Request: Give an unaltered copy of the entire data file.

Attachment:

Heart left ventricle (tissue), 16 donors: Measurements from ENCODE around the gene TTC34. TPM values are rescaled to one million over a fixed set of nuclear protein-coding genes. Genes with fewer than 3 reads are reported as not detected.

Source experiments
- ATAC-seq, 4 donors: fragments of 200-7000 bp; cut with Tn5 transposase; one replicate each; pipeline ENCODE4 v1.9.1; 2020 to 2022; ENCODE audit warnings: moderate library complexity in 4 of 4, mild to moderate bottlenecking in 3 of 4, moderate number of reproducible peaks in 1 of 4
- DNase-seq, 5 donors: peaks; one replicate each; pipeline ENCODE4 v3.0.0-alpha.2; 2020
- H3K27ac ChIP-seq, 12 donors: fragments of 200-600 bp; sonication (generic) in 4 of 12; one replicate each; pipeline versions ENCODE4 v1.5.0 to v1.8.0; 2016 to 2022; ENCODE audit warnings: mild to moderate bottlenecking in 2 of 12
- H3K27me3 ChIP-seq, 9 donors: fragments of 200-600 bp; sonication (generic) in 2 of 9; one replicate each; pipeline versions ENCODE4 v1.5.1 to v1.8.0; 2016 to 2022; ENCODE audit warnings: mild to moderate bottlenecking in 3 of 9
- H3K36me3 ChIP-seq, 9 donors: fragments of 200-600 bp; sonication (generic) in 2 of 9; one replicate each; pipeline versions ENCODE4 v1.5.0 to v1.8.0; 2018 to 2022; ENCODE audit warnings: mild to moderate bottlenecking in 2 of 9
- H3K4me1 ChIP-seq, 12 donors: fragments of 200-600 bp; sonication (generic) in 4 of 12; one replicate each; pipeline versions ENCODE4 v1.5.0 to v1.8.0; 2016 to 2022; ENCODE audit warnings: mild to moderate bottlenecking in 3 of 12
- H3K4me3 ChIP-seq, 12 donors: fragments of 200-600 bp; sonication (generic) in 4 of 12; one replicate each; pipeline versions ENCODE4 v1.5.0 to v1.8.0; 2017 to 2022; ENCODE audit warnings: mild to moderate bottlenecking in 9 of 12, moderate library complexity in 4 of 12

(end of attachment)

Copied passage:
Heart left ventricle (tissue), 16 donors: Measurements from ENCODE around the gene TTC34. TPM values are rescaled to one million over a fixed set of nuclear protein-coding genes. Genes with fewer than 3 reads are reported as not detected.

Source experiments
- ATAC-seq, 4 donors: fragments of 200-7000 bp; cut with Tn5 transposase; one replicate each; pipeline ENCODE4 v1.9.1; 2020 to 2022; ENCODE audit warnings: moderate library complexity in 4 of 4, mild to moderate bottlenecking in 3 of 4, moderate number of reproducible peaks in 1 of 4
- DNase-seq, 5 donors: peaks; one replicate each; pipeline ENCODE4 v3.0.0-alpha.2; 2020
- H3K27ac ChIP-seq, 12 donors: fragments of 200-600 bp; sonication (generic) in 4 of 12; one replicate each; pipeline versions ENCODE4 v1.5.0 to v1.8.0; 2016 to 2022; ENCODE audit warnings: mild to moderate bottlenecking in 2 of 12
- H3K27me3 ChIP-seq, 9 donors: fragments of 200-600 bp; sonication (generic) in 2 of 9; one replicate each; pipeline versions ENCODE4 v1.5.1 to v1.8.0; 2016 to 2022; ENCODE audit warnings: mild to moderate bottlenecking in 3 of 9
- H3K36me3 ChIP-seq, 9 donors: fragments of 200-600 bp; sonication (generic) in 2 of 9; one replicate each; pipeline versions ENCODE4 v1.5.0 to v1.8.0; 2018 to 2022; ENCODE audit warnings: mild to moderate bottlenecking in 2 of 9
- H3K4me1 ChIP-seq, 12 donors: fragments of 200-600 bp; sonication (generic) in 4 of 12; one replicate each; pipeline versions ENCODE4 v1.5.0 to v1.8.0; 2016 to 2022; ENCODE audit warnings: mild to moderate bottlenecking in 3 of 12
- H3K4me3 ChIP-seq, 12 donors: fragments of 200-600 bp; sonication (generic) in 4 of 12; one replicate each; pipeline versions ENCODE4 v1.5.0 to v1.8.0; 2017 to 2022; ENCODE audit warnings: mild to moderate bottlenecking in 9 of 12, moderate library complexity in 4 of 12